I am often asked, even by those who understand why I choose film over digital, why I choose the view camera over something smaller. Smaller formats, especially medium format combined with a film like Fuji Acros gives images of startling quality. And some cameras, such as the Rollei SL66, offer some movements. But none of them offer the ground glass, which is the large format cameras greatest advantage.
Looking through the ground glass for the first time can be a shock, because it sees the world upside down and reversed from the way we do. This defamiarizing of the common is the large format photographer's strength, because everything one sees is new, allowing one to see with beginner's mind. What seems like a pile of rocks next to a river when seen through the naked eye suddenly becomes a collection of geometric shapes when viewed through the ground glass, as do parking lots, city buildings, etc.
Rimbaud referred to this experience as a systematic derangement of the senses, the moment when you stop seeing things as you think you see them (by labelling them) and see them as they are.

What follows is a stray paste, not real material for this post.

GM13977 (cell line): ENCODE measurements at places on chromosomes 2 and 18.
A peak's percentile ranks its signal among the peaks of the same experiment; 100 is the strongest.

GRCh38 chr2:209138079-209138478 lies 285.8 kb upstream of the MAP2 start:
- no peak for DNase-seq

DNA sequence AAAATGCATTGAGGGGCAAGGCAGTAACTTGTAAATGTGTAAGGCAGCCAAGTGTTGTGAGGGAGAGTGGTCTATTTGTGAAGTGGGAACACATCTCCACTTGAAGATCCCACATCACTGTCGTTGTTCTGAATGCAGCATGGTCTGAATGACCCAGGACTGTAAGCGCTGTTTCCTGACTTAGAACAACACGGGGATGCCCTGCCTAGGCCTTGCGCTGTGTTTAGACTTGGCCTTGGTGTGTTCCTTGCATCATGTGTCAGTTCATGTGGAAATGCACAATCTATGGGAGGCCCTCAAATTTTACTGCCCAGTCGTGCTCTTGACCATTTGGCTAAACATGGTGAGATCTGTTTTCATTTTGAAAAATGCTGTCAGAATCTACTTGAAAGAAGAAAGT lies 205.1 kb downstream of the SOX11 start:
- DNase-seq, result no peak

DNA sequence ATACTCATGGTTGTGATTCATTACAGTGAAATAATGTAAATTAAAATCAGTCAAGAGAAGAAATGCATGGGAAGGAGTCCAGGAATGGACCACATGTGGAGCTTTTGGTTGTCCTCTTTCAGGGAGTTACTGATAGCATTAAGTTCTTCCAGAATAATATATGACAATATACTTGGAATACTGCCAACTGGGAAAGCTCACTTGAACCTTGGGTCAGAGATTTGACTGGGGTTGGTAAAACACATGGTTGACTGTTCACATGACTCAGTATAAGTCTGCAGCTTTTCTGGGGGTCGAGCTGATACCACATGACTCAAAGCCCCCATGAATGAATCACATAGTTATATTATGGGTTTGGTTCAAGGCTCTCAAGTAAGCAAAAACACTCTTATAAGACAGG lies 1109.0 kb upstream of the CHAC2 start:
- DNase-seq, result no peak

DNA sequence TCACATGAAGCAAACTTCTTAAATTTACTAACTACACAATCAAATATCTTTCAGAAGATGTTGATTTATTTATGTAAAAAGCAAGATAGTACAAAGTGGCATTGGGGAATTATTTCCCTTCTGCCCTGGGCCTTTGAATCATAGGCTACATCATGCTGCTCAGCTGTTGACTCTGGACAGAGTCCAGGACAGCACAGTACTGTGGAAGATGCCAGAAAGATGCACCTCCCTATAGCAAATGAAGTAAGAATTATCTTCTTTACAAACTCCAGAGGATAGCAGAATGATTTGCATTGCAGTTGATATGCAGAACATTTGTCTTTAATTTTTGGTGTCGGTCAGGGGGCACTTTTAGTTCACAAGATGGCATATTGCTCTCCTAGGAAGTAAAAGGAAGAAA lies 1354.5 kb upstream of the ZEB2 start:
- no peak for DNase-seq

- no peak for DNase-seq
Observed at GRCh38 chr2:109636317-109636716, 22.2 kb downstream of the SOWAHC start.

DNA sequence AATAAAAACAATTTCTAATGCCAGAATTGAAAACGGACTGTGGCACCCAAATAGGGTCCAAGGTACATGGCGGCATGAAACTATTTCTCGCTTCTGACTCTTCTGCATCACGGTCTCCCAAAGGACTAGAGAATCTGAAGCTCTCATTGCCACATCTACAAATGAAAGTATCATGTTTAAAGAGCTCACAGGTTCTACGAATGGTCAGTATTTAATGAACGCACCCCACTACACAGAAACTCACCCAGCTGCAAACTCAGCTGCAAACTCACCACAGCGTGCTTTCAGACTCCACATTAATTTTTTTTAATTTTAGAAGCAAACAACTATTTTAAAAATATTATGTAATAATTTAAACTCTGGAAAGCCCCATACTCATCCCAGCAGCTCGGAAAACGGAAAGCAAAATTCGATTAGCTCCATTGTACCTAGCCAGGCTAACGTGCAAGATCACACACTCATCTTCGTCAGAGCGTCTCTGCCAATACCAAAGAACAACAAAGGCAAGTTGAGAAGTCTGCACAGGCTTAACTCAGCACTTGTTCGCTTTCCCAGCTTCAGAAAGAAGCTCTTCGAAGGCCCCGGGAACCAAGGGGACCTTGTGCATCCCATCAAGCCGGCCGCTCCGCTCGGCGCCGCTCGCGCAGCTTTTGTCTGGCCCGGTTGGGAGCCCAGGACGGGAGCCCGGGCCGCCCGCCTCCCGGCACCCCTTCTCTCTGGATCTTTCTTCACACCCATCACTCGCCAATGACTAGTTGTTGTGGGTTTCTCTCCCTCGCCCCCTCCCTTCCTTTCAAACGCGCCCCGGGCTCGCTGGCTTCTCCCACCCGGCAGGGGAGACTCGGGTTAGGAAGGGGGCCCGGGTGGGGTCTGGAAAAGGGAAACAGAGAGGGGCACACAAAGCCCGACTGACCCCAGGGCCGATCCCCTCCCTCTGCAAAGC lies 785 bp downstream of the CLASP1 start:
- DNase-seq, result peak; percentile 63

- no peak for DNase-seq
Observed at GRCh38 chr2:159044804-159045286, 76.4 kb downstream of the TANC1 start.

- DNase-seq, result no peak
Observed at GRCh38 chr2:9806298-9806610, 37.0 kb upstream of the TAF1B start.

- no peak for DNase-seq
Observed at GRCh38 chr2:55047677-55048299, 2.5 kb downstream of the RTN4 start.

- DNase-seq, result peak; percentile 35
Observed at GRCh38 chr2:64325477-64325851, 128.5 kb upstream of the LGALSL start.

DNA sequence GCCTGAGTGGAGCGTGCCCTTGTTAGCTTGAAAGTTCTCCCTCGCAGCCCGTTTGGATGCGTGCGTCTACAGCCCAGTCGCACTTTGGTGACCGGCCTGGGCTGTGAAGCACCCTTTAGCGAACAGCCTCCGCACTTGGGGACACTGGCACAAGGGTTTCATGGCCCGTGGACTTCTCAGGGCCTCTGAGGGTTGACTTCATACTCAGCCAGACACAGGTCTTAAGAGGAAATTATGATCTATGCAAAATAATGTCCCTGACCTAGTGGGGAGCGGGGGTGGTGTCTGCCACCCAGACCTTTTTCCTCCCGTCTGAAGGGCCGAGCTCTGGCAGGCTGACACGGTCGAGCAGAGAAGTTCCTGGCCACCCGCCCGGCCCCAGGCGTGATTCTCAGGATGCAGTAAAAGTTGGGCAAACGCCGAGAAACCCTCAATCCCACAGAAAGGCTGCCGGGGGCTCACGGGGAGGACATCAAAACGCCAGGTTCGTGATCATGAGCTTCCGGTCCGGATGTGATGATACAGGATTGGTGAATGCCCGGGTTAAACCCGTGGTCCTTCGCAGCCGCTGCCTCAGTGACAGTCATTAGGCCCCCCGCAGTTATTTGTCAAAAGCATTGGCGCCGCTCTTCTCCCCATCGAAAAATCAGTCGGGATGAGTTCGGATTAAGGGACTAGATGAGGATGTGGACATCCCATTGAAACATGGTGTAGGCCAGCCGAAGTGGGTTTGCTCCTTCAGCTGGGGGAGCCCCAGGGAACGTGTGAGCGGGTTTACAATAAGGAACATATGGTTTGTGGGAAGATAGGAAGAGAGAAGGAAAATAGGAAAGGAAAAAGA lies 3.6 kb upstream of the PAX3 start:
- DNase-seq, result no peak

Years ago I spoke with master photographer (and one of my mentors) Paula Chamlee, who was helping me under the dark clothe with composition, about this. As a new large format photographer I had run into an embarrising problem. All the literature I read from Ansel Adams said "previsualize, previsualize, previsualize," and that had become the large format mantra to many. The problem I found was that I would stop to take one photograph, say of a tree, set my camera on the tripod, look through the ground glass, and find a much more interesting image in the grass that it was pointed at, instead of the tree. So interesting that I didn't bother with that boring tree that excited me enough to pull out all my equipment moments earlier. Not always, but too often to ignore. And as importantly, I found this moment of discovery exciting.
So I sheepishly asked Paula if there were times when she found more exciting photographs from just setting her camera up and looking through the ground glassthan photographing the image that first interested her. She paused for a moment, looked at me, and said with her soft southern accent "Well goodness, yes." Reading her journal entries in her monograph Natural Connections: Photographs by Paula Chamlee one sees her often discussing this issue with herself.
Those moments of discovery are what I find exciting about using large format. Charis Wilson wrote in California and the West that she had grown used to looking at Edward Weston's ground glass and seeing things right side up. I'm fortunate in that I've never had that handicap. I still see everything upside down and backwards when I look slip underneath the dark clothe, and I hope that never changes.